Recipe developed by Christine Rudalevige with input from Kalyn Campbell and Jennifer Halpin
Roasted Beet and Spring Green Salad
1 red beet
1 golden beet
2 teaspoons olive oil
6 sprigs of thyme
4 bay leaves
1 teaspoon whole black pepper
1 Tablespoon balsamic vinegar
1 Tablespoon sherry vinegar
½ cup walnuts
2 Tablespoons walnut oil
1 teaspoon honey
1 Tablespoon red wine vinegar
2 Tablespoons diced shallots
1/4 cup extra virgin olive oil
8 cups baby spring greens
4 ounces Saint Agur blue cheese
Preheat oven to 350°F. Trim either end of the beets so they can stand up when placed in separate small baking pans with 1 teaspoon of olive oil each. Add ½ inch of water, 2 thyme springs, 2 bay leaves and ½ teaspoon whole peppercorns to each pan. To the red beet, add the balsamic vinegar; and to the golden beet, add the sherry vinegar. Cover each pan with aluminum foil and roast in the oven for 45 minutes to an hour, until fork-tender. Remove the beets from the cooking liquid and place them in the refrigerator. Once cooled, peel and thinly slice the beets using a mandolin, taking care to keep the beets in a stack.
Toss the walnuts with 1 Tablespoon of the walnut oil, the remaining thyme sprigs, and salt and pepper. Transfer to a baking sheet and roast in the oven for 10 minutes. After roasting, discard the sprigs of thyme and set the walnuts aside.
Dissolve the honey with red wine vinegar. Add the shallots and chopped thyme, and whisk in the remaining walnut oil and ¼ cup olive oil. Season with salt and pepper.
Dress greens with vinaigrette. Divide greens and sliced beets evenly among 8 plates and garnish with walnuts and blue cheese. Yields 8 portions.
Recipe by Chef John O’Donnell, associate director of dining services, Dickinson College
Spinach, Cumin and Yogurt Dip
The cumin in this dip gives it some smoke without any fire, so it pleases young and older eaters alike. And it could work with almost any of the vegetables you’ll find in your CSA box in June. We paired it with colorful roasted beet chips as an appetizer and with kohlrabi pancakes as main dish. But it just as easily could be the star of a crudités plate or the interesting filler in a bread-bowl-dip scenario.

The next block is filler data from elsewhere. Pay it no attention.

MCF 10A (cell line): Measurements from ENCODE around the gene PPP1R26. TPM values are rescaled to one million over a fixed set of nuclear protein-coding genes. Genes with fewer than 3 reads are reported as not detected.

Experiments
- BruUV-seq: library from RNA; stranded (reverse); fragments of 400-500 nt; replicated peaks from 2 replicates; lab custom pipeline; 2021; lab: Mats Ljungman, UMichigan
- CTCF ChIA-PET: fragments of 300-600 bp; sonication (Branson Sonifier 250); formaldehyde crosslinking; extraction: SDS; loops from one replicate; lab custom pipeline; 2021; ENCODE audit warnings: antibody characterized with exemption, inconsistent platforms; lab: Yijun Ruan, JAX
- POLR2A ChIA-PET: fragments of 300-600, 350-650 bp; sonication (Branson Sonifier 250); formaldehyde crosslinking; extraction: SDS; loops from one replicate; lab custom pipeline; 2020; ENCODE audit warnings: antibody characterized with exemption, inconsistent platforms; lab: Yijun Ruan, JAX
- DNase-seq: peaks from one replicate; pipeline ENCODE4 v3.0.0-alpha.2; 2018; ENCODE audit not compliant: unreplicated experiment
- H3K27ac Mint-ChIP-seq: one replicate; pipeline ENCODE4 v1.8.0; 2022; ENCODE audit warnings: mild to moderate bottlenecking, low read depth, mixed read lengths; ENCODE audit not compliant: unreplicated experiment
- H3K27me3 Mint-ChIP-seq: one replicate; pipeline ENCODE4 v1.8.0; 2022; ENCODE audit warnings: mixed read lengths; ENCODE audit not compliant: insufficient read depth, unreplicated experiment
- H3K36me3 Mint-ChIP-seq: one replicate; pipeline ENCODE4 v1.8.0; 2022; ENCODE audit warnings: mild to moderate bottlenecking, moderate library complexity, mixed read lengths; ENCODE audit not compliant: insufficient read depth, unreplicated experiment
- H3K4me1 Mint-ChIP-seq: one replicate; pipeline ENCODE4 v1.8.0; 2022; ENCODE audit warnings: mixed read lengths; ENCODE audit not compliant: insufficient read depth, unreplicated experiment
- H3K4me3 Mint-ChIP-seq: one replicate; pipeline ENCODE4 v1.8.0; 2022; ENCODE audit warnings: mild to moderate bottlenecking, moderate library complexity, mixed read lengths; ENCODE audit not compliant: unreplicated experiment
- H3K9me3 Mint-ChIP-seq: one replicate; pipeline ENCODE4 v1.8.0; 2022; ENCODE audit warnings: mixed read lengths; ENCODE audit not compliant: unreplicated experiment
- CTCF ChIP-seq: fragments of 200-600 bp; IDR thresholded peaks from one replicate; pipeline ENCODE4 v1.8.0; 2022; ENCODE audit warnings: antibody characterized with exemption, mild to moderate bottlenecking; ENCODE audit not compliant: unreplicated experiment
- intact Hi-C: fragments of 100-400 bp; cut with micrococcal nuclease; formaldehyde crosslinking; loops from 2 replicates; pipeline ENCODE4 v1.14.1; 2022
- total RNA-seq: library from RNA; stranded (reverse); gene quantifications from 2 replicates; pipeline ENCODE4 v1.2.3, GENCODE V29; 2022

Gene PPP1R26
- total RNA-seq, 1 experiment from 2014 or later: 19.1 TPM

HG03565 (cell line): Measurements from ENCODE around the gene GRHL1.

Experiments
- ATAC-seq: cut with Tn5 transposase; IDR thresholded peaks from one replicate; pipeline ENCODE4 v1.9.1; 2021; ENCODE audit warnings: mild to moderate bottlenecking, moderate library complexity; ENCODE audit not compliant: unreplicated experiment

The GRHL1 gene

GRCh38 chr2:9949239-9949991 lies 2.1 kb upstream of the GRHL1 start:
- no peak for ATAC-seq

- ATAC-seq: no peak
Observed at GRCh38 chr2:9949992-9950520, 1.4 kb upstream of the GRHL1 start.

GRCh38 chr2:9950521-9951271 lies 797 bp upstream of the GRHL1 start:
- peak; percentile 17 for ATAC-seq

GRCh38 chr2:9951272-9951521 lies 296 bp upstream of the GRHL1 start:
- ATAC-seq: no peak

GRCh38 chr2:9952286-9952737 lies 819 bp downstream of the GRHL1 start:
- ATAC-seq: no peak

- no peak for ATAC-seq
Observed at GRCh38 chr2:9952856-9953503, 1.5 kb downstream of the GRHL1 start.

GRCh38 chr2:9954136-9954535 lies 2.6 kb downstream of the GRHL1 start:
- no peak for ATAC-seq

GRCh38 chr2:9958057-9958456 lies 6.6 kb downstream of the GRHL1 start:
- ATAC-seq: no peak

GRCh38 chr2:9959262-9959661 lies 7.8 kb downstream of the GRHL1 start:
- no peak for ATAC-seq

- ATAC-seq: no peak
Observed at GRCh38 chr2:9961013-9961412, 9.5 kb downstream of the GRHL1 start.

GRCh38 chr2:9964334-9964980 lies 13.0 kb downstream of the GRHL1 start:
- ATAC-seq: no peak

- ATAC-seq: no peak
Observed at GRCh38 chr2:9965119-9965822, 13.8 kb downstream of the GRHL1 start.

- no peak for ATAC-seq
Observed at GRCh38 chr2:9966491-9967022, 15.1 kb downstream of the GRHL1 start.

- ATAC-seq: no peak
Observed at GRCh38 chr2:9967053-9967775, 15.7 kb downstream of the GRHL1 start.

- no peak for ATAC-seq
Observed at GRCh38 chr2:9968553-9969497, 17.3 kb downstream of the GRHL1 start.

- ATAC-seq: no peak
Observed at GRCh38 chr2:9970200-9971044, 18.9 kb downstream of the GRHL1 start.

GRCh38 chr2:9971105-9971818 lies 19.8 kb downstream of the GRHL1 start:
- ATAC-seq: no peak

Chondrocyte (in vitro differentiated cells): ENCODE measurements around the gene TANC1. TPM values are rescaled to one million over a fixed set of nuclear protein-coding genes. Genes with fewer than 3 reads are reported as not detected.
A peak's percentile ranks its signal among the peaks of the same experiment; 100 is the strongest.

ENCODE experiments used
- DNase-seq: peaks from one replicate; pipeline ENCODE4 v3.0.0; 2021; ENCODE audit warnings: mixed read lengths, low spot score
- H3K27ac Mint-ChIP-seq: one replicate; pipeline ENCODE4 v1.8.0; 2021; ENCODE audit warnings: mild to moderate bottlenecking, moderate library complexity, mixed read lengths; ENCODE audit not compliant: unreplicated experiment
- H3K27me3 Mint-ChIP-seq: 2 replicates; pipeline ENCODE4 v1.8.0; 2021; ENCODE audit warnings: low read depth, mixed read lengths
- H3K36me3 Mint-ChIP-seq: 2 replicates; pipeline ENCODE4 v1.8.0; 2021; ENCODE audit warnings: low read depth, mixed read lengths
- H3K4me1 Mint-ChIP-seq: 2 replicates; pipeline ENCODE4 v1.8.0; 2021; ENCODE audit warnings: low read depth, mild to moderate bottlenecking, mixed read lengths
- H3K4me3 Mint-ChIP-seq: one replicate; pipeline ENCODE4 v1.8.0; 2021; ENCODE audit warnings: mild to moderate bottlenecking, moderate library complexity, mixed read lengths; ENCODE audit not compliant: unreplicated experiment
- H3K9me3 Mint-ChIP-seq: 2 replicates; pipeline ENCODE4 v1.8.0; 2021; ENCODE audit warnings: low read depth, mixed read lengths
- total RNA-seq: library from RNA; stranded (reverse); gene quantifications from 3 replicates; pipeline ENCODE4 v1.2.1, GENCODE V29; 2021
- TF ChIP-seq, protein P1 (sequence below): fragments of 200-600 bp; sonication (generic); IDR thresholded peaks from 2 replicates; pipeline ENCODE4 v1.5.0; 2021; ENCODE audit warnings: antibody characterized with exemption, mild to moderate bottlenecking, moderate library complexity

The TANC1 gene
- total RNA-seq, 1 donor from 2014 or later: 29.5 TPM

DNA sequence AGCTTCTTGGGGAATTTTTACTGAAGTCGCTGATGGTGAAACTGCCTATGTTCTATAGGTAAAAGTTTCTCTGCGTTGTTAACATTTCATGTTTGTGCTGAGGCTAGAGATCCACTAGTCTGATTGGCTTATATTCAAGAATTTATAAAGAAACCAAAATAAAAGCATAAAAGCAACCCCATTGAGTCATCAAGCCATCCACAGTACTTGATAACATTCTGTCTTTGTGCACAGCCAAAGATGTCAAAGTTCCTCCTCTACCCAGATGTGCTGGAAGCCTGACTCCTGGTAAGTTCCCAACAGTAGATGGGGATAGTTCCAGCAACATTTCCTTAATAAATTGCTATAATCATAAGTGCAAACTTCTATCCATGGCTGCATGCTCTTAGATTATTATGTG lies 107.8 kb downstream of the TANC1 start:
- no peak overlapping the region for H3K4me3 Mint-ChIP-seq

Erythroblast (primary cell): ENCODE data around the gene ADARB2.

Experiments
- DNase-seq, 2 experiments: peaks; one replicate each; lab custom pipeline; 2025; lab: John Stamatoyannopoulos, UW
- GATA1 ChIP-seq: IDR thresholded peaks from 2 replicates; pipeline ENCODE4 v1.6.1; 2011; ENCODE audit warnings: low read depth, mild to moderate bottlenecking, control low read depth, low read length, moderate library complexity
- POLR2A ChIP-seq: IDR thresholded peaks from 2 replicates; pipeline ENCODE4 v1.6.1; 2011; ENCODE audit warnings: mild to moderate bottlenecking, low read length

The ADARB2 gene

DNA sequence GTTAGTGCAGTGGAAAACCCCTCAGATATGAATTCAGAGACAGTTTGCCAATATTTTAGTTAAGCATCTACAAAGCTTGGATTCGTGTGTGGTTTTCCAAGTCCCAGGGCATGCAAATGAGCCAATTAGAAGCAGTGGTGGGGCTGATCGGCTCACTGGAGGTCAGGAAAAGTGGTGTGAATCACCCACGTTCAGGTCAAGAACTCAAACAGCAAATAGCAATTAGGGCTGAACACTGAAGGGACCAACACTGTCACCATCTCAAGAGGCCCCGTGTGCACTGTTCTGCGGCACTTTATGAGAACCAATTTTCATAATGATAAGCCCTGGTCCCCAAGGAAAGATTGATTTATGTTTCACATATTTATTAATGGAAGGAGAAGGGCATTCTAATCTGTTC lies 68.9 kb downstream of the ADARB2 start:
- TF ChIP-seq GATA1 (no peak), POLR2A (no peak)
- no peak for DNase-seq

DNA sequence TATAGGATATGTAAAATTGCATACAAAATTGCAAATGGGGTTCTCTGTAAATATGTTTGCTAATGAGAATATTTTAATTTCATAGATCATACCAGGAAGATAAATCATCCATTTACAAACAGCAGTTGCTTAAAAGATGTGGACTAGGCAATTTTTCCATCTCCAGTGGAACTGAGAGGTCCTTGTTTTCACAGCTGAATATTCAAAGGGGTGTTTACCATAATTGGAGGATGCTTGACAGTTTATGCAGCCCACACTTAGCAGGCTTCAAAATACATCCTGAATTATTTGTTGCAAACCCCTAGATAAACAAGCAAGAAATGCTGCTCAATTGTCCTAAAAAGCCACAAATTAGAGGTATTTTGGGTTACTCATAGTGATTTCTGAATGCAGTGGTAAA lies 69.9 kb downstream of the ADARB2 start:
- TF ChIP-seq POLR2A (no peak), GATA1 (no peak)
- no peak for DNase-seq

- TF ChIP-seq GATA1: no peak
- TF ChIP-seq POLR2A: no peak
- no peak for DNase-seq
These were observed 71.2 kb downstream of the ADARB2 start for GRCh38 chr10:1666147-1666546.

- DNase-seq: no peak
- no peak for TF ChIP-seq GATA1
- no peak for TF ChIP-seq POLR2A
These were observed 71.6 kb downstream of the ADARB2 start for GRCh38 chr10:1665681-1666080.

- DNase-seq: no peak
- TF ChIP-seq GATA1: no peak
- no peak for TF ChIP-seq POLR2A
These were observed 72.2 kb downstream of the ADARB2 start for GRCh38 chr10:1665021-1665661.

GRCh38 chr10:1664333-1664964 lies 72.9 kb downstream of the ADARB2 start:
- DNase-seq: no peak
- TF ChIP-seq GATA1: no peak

6 oz. fresh spinach, washed with thick stems removed
1 teaspoon cumin seeds, dry roasted in a sauté pan and ground with a spice grinder or mortar and pestle (you could use already ground cumin seeds, but you won’t get the full smoky flavor that dry roasting them provides)
12 oz. thick, Greek-style yogurt (nonfat works fine in this recipe)
1½ teaspoons honey
3 Tablespoons milk
Kosher salt and fresh ground pepper to taste
Place medium-size saucepan of salted water over medium-high heat. When water boils, blanch spinach for about 2 minutes and immediately drain spinach. When it is cool enough to handle, squeeze any excess water from the spinach. Chop the spinach quite finely and place it in a medium size-bowl. Add roasted cumin powder, yogurt, honey and milk and combine thoroughly. Let the mixture sit about 30 minutes for the flavors to meld before tasting it and adding the salt and pepper. Yields about 1-3/4 cups of dip.
Roasted Beet Chips
So you think you don’t like beets? These chips, in combination with the spinach, cumin and yogurt dip, just might change that preference. Par-cooking the sliced beets helps them finish more evenly in the oven. Check them often, as the sugar content in beets means they can burn very easily, even at low oven temperatures.
3 large beets, trimmed at both ends and scrubbed clean
2 cups water
1 cup sugar
2 tablespoon olive oil
Preheat oven to 300 degrees. (A convection oven can be used to shorten the cooking time but requires that you check the beets more frequently for doneness.) Slice the beets in 1/8-inch-thick rounds (a mandolin does this job very well). Place medium-size saucepan over medium heat and combine water and sugar. Bring mixture to a boil and stir so that the sugar is dissolved. Turn off the heat and add the beets, allowing them to sit in the water for about 15 minutes. Drain the beets completely and dry them on paper towels.
Toss the beets in the olive oil and lay them out in a single layer on baking sheets. Sprinkle a small amount of sea salt on each beet slice. Place sheets in the oven and bake. At the 15-minute mark, turn the beets over and return them to the oven. At the 30-minute mark, turn the beets again. At the 45-minute mark, the beet slices should start turning in on themselves and begin to get crisp. If they are not there yet, return them to oven and check at 5-minute intervals. Don’t expect the chips to be completely crisp while still in the oven, as they crisp up more fully as they cool. Yields about 1½ to 2 cups of beet chips.
Fresh Radish and Chive Salad
Puts an Asian spin on the radish and chive salad featured in many Mennonite cookbooks published in Central PA. The addition of the sesame oil helps smooth out both the bitterness of the radish and the bite of the chive. Preparation is as simple as slice, snip and stir, making it a perfect complement to grilled meats on a hot summer evening.
12 large red radishes, scrubbed clean, trimmed and sliced in half moons
½ cup of fresh chives, snipped with kitchen shears into ½-inch lengths
2 Tablespoons sesame oil
1 Tablespoon rice vinegar
½ teaspoon Thai fish sauce
Fresh ground black pepper to taste
Place sliced radishes and snipped chives into a serving bowl. In a second smaller bowl combine sesame oil, rice vinegar, fish sauce and pepper, and whisk until the mixture emulsifies. Just prior to serving, mix the vinaigrette thoroughly with the radishes and chives. Serve immediately. Yields four ½ cup servings.